Do you put sugar in your coffee, though?

Quoting myself from my original comment "I don't eat processed sugar".

Just like you, I enjoy drinking coffee too and I don't notice any change in energy levels. If I don't drink coffee in the morning the only thing that happens is the headache in the afternoon, as you mentioned.

When I drink coffee at night, which is rare, I also don't have any trouble falling asleep.

I also feel an oncoming headache and dreariness at 3-4pm like clockwork if I hadn't had caffeine.

> I wonder if the author's energy level issues were due to his "ever-increasing consumption".

I'm the author. Apparently caffeine affects people in different ways.

> A caveat to all of these points: I also now consume very little sugar and alcohol and I meditate regularly.

Things like this generally make me wary. Not so much because of them causing side effects that are harder to disentangle, but their adoption indicating that the author is fairly stabilized, which is a giant side effect in itself.

I have a fairly unhealthy lifestyle. When I started getting panic attacks, trembling, palpitations, skin rashes, walking up 5x during the night, feeling exhausted all day, etc, I stopped taking caffeine... And did not change a single other thing.

It took me over a month to few "normal" again.

First week: headaches, back pain, vomiting, nausea, cramps, etc.

Second week: feeling like shit. Had no energy for anything.

Third week: a resemblance of being normal again.

Fourth week: feeling like I was at 60% of my previous energy levels and thinking "this sucks but if this is the new normal, I can get used to it".

Second month: energy levels are back, never feel sleepy again, focus is back completely, etc. I'm even thinking about gym, running, etc.

So this is my data point. From 3-4 expressos and of caffeinated sodas to zero.

> "His research suggested that withdrawals began within 12–24 hours after stopping caffeine intake and could last as long as nine days"


This could be explained by regression towards the mean. When your health problems reached an extreme they were very likely to eventually get better. This might have happened regardless of any changes to your lifestyle.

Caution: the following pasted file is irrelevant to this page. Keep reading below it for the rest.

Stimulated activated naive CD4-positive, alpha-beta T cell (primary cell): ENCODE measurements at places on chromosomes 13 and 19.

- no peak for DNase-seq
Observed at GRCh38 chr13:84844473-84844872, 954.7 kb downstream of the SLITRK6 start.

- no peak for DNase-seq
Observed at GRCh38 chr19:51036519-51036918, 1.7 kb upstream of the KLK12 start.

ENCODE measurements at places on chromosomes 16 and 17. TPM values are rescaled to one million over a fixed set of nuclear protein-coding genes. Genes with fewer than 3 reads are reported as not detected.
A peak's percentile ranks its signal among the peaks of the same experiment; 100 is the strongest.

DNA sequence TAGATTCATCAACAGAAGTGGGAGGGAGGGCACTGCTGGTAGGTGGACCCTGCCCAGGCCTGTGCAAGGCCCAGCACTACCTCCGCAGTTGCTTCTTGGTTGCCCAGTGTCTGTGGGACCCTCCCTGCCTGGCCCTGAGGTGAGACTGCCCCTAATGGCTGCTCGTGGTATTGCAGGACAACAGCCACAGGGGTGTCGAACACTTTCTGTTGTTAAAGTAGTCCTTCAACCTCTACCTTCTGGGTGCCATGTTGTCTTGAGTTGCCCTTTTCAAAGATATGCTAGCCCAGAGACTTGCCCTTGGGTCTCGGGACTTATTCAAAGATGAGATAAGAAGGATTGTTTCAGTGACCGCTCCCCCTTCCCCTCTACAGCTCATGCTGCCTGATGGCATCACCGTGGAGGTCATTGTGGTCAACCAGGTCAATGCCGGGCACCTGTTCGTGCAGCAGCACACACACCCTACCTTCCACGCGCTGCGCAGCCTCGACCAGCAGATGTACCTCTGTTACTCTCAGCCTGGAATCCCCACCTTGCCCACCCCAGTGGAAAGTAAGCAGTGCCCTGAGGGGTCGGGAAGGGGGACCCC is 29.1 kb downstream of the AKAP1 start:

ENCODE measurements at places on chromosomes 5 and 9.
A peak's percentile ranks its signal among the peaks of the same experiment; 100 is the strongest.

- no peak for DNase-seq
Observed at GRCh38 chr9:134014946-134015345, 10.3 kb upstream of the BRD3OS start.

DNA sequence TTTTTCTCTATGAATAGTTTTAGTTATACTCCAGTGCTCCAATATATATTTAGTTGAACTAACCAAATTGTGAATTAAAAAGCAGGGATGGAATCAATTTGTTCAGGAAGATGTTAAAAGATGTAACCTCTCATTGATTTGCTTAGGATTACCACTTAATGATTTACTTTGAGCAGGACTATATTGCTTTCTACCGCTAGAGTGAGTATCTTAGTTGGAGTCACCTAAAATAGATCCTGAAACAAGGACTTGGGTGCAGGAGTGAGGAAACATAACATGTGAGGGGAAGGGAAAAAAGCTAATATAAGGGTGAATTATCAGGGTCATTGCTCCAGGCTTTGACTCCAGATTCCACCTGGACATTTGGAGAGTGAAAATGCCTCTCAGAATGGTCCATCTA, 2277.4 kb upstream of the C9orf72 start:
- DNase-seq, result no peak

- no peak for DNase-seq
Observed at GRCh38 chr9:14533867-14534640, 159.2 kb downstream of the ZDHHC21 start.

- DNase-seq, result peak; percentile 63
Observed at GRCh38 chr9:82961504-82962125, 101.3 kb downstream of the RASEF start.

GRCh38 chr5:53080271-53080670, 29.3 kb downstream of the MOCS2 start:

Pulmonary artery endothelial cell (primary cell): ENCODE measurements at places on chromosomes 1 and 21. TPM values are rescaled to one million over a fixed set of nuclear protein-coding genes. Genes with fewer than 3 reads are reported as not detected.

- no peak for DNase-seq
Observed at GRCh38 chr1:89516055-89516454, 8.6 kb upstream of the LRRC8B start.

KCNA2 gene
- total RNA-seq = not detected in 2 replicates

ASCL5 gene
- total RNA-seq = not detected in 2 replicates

It really is a very fascinating phenomenon. My friend who works as a psychologist have noticed that the most "successful" work is to always accept crisis patients immediately. If they have to queue for 2 months before getting clinical help, they have often improved by themselves, and it is therefore harder to reduce their problems further.

I'm having a hard time figuring out your point for this specific situation. Are you saying the list of symptoms I described would eventually go away by itself?

(I'm not op).

It's not that there's a regression-to-mean force that eliminates abnormal symptoms. It's more that the symptoms have some underlying cause that will fix itself over time.

If you start some intervention (such as stopping caffeine) at the same time you are naturally getting better, then you nay false attribute your getting better to the intervention rather than to its real cause: our bodies tend to bounch back from illness.

Did those expressos and sodas have sugar?

Sodas.. of course? Expressos, no.

I didn't stop taking sugar. I only dropped coffee and stopped taking caffeinated sodas... I didn't stop taking sodas.

Then, if you cut out sugars completely you'll discover a new height of energy. Probably after a few days of withdrawal.

This why it's so hard to do controlled experiments: habits rarely come alone. When you change a habit, you often start a cascade that changes significant parts of your life. Some habits make your life considerably better, like exercising regularly leading to eating, sleeping, and working better, sometimes worse, like smoking leading to drinking.

I feel all the benefits the author mentions, not by giving up coffee, but giving up carbs during morning and afternoon, and having some light exercise every day.